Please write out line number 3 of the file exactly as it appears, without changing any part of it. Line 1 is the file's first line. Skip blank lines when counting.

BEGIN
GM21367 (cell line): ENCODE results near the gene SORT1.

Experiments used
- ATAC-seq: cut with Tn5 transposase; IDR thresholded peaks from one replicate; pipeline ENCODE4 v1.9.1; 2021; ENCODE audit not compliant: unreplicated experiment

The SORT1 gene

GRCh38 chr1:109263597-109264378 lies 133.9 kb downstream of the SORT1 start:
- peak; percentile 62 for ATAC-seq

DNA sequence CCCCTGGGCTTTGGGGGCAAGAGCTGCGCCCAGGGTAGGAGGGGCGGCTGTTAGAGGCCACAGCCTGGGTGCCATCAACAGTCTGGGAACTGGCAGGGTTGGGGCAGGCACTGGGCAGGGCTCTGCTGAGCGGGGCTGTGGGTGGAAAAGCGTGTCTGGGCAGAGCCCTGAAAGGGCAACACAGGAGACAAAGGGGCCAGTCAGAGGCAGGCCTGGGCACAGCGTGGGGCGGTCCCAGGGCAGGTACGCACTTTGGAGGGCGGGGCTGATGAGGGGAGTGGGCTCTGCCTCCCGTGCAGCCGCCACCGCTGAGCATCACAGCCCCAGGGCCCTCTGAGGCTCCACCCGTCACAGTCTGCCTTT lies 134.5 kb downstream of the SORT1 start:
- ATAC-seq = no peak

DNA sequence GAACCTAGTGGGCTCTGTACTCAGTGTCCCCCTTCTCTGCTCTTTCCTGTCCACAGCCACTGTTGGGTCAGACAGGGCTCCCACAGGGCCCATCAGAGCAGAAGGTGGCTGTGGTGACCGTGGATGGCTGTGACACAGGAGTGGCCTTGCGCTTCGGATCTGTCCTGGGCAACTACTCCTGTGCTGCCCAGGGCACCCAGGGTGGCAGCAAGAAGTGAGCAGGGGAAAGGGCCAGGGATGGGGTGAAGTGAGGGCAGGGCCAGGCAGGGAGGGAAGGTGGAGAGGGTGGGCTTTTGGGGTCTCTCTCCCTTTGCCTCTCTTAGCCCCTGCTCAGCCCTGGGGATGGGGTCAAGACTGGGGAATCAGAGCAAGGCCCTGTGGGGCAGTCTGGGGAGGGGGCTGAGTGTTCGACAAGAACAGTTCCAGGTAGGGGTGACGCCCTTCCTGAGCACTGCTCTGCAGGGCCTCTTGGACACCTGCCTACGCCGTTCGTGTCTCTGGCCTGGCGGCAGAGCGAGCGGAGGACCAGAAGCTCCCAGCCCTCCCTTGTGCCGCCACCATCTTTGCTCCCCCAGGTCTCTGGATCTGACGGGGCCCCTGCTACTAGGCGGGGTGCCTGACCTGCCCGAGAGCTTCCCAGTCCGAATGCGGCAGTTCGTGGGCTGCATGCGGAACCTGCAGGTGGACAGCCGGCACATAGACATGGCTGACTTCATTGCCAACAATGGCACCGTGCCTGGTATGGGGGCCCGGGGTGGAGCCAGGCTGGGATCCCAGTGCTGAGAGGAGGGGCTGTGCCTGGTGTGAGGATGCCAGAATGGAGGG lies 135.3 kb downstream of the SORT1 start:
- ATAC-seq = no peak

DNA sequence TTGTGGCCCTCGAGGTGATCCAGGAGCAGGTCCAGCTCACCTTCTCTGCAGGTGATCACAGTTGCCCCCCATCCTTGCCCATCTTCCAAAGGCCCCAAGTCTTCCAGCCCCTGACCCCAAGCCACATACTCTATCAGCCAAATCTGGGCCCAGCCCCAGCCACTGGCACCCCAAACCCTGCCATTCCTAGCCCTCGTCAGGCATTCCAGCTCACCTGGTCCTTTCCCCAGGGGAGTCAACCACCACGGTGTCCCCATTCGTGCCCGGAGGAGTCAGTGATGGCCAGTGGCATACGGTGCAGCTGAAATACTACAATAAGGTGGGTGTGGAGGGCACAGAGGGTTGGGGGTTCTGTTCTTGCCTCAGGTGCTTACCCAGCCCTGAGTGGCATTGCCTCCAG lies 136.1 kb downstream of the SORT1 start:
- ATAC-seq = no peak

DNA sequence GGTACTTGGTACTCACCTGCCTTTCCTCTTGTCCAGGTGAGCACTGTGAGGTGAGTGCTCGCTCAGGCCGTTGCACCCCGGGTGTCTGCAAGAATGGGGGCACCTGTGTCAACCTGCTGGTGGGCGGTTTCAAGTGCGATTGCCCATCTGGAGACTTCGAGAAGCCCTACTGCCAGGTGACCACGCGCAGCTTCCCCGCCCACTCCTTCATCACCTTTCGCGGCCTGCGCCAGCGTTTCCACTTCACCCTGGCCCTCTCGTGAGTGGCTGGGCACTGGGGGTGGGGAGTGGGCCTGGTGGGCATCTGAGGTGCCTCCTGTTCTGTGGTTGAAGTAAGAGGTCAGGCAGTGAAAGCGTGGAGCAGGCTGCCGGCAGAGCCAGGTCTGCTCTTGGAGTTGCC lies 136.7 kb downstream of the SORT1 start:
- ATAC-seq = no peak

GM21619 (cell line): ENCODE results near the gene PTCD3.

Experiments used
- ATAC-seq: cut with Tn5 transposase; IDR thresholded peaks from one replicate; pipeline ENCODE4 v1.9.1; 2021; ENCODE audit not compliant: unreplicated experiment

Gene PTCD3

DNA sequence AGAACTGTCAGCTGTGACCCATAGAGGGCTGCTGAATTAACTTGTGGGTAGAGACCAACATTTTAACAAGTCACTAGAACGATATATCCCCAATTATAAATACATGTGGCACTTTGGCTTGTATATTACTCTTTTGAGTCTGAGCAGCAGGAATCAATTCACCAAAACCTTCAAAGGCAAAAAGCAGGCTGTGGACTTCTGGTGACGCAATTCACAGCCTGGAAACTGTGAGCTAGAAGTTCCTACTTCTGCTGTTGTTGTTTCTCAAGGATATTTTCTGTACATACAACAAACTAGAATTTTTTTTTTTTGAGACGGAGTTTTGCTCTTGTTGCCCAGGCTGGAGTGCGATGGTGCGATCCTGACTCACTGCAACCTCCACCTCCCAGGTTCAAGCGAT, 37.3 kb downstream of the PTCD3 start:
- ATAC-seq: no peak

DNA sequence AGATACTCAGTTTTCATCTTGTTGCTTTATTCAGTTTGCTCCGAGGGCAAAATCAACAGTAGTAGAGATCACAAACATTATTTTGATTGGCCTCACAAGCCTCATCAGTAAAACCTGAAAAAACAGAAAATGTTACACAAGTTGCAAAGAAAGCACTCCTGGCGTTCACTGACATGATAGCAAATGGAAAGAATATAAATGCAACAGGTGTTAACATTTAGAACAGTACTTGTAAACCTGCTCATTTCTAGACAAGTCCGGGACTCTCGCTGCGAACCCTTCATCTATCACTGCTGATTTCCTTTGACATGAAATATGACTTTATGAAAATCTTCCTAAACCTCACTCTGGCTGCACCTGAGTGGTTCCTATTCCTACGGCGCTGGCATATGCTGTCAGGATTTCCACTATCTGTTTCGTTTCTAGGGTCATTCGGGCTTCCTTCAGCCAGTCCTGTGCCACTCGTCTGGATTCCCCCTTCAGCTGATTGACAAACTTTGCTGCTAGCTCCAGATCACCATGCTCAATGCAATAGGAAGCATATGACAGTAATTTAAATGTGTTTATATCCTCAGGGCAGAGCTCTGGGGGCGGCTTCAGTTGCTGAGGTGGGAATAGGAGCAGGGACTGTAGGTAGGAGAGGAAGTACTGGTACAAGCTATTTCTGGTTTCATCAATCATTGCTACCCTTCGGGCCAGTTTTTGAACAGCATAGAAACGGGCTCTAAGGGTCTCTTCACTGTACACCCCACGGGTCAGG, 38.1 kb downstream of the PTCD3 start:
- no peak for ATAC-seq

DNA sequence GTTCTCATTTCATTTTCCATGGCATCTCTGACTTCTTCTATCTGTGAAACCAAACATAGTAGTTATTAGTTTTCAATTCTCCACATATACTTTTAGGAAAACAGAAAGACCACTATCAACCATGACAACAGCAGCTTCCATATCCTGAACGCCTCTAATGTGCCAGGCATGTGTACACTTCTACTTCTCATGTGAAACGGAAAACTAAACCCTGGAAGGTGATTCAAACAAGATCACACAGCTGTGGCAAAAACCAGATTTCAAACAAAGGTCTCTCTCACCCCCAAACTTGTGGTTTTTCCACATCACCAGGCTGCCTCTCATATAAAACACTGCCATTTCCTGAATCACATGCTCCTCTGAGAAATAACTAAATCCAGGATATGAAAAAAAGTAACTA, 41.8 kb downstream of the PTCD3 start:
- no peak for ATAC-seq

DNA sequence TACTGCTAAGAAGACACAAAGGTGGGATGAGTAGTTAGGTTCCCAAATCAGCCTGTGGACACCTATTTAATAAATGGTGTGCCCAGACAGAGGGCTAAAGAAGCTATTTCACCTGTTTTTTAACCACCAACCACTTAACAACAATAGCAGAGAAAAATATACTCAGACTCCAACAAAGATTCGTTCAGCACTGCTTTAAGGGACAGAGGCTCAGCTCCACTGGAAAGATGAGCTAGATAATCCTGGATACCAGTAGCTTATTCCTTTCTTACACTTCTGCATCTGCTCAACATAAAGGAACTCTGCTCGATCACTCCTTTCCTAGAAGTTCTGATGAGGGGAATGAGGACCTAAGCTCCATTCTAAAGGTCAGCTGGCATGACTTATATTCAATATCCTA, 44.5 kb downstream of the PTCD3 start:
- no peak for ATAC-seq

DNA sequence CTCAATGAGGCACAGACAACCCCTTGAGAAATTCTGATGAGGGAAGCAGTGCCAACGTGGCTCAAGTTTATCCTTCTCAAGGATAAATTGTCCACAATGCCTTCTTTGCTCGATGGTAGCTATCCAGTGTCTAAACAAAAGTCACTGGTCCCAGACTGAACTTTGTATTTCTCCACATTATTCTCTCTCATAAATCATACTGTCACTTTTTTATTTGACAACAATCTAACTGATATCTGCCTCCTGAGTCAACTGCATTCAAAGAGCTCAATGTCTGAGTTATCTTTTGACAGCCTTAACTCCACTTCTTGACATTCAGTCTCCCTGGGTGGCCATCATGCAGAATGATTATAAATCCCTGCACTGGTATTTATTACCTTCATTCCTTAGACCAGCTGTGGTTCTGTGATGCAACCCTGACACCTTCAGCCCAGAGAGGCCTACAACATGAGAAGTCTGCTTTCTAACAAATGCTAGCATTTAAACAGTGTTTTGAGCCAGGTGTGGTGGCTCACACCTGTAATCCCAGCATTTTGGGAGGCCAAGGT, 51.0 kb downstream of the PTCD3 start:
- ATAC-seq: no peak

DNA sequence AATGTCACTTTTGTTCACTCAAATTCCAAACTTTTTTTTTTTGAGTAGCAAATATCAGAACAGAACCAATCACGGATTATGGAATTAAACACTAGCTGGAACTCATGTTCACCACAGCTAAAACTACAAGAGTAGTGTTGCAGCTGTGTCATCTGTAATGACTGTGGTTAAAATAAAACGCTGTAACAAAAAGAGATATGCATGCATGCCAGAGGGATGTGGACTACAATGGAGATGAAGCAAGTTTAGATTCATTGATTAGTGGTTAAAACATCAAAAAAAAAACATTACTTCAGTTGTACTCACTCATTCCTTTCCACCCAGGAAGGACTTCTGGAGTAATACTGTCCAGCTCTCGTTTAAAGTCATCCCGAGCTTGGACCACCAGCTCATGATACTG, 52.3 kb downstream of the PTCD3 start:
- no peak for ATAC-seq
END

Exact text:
- ATAC-seq: cut with Tn5 transposase; IDR thresholded peaks from one replicate; pipeline ENCODE4 v1.9.1; 2021; ENCODE audit not compliant: unreplicated experiment